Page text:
- Yes, there are countless frontends that ask for money, Launchbox is the main one. (Since the real frontend features are in the bigbox, and the free part is just an organizer)

- Launchbox for dos is just an organizer, and what I want to build is more comprehensive, at the level of a console's operating system. I want covers, screenshots, saved game management, etc...

- Drivers are not a big problem for me, I have worked with computer maintenance all my life, I have created programs similar to driverpacks that automatically detect and install everything on the first boot. (I had a multiboot windows cd (95, 98 and ME, which installed windows in autonomous mode, and on the first boot, it would install drivers, office, browsers, antivirus, etc ...)

For many years, I worked building lanhouses and cybercafes, I had created a saved game management for the profile of registered users, so, when you return to the cybercafé, you could continue your game from where you left off. This made customers loyal, especially here in Brazil, where cable internet at home only became popular between 2006 and 2009.

Please keep posting your opinions, ideas, doubts... They are very useful for me

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I'm developing a game manager frontend for Win 9x, take a look: https://rikintoshsmultimediamanager.blogspot.com/

Reply 9 of 12, by Jorpho

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Rikintosh wrote on 2021-05-27, 18:32:

- PCEM requires modern and expensive hardware to run (which is difficult in the current crisis)

Not really? It depends on what you want to run in PCem, of course.

- Yes, there are countless frontends that ask for money, Launchbox is the main one. (Since the real frontend features are in the bigbox, and the free part is just an organizer)

I for one was not referring to Launchbox. I guess there's no harm in linking to a Kotaku article?
https://kotaku.com/one-mans-quest-to-collect- … exis-1839432488

Of course, that emphasizes DOS games, but it's unclear if this is supposed to be about DOS games or only Win9x games. It may be worth emphasizing that there are increasingly few games that are still worth playing and will also benefit from running under Win9x instead of under Win10 or whatever is available.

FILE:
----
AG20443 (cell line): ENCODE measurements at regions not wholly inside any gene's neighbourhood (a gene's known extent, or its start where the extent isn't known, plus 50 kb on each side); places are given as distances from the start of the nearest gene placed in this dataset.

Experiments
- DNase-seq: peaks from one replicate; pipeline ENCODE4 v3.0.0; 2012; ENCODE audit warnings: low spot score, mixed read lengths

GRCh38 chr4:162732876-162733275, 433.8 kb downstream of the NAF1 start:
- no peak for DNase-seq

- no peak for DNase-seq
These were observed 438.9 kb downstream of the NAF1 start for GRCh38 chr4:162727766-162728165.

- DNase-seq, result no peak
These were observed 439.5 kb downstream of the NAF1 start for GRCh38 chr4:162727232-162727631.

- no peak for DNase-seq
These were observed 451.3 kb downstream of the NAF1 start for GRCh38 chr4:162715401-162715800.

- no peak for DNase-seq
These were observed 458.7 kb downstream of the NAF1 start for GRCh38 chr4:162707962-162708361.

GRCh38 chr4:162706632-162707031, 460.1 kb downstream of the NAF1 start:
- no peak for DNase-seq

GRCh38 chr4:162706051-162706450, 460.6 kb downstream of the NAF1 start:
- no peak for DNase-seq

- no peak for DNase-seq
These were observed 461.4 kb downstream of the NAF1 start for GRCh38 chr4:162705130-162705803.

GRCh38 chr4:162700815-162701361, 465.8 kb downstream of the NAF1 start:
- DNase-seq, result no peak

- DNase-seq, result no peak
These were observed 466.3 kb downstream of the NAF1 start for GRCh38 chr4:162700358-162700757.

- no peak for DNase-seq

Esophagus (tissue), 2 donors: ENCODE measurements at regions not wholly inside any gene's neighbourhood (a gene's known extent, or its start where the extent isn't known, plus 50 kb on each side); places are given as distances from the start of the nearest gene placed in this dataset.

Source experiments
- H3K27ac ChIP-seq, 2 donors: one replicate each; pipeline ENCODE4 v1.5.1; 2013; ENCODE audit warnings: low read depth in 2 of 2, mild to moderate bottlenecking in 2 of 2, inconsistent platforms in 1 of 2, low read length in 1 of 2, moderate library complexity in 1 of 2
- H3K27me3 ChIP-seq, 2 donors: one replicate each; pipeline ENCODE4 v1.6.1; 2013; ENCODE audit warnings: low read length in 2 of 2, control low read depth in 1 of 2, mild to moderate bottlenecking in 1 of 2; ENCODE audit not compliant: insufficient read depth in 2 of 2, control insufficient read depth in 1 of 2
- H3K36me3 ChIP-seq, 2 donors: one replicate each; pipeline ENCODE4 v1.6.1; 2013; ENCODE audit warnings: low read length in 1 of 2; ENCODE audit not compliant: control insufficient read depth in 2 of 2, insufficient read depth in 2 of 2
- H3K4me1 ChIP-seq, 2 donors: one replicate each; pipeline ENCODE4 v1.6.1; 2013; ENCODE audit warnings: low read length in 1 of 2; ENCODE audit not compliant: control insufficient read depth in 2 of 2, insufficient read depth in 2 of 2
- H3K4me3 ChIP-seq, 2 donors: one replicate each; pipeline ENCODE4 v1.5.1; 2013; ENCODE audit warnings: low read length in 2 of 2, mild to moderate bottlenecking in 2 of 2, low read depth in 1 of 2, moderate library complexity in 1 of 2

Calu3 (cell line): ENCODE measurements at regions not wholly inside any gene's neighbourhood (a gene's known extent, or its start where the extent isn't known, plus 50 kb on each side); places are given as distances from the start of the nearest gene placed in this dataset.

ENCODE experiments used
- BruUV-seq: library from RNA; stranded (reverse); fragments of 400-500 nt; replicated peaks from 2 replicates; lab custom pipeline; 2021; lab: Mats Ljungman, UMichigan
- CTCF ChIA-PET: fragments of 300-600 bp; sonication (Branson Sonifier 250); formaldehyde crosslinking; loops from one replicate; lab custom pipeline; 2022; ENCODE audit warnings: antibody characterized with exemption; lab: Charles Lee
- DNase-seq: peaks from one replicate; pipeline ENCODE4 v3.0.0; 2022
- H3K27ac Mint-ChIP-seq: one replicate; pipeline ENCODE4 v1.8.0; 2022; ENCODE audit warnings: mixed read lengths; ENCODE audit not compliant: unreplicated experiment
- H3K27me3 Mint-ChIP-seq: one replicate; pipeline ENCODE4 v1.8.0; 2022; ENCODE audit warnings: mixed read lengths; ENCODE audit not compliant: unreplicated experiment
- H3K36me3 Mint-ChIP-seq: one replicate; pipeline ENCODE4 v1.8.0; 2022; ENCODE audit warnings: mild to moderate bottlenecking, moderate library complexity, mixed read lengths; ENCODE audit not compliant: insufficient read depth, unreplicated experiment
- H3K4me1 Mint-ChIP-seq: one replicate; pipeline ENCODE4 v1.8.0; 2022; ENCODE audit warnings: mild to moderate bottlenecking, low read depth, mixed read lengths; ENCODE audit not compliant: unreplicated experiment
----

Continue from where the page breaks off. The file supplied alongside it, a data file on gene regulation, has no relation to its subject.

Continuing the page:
Reply 10 of 12, by Rikintosh

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I have a core2quad, it's a 486 66mhz and it's laggy. I've had an i3 7100, with 16gb ddr4 in the past, and Pentium 75mhz was my maximum. Most win9x games that I play / like, require at least a Pentium 166mhz and some 3d video acceleration, this would result in something close to a Ryzen 5 3600, which in my country, would cost the price of a used car, or 4 months of all my salary.

I like Win9x because it will run perfectly all Win9x games, all Win 16 bit games, and pretty much all DOS games (Win98 is practically a gui for starting DOS games for me) I never had compatibility issues

I'm developing a game manager frontend for Win 9x, take a look: https://rikintoshsmultimediamanager.blogspot.com/

Reply 11 of 12, by Jorpho

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Rikintosh wrote on 2021-05-27, 19:22:

Most win9x games that I play / like, require at least a Pentium 166mhz and some 3d video acceleration, this would result in something close to a Ryzen 5 3600

Well, that's just it: games that require more powerful hardware are probably more likely to run under later versions of Windows, though perhaps requiring some kind of patch or wrapper. Are there any such games that you play that will not run under Windows 10 at all?

Reply 12 of 12, by Rikintosh

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I don't usually mix things up, I run old games, on old machines with old operating systems ... Windows 10, nothing will run 16bit, I prefer to play in the original configuration (yes, there are many modified games on GoG that allow you to play on modern systems, with dosbox or other types of modification, but I feel like this is like having only part of the fun

I'm developing a game manager frontend for Win 9x, take a look: https://rikintoshsmultimediamanager.blogspot.com/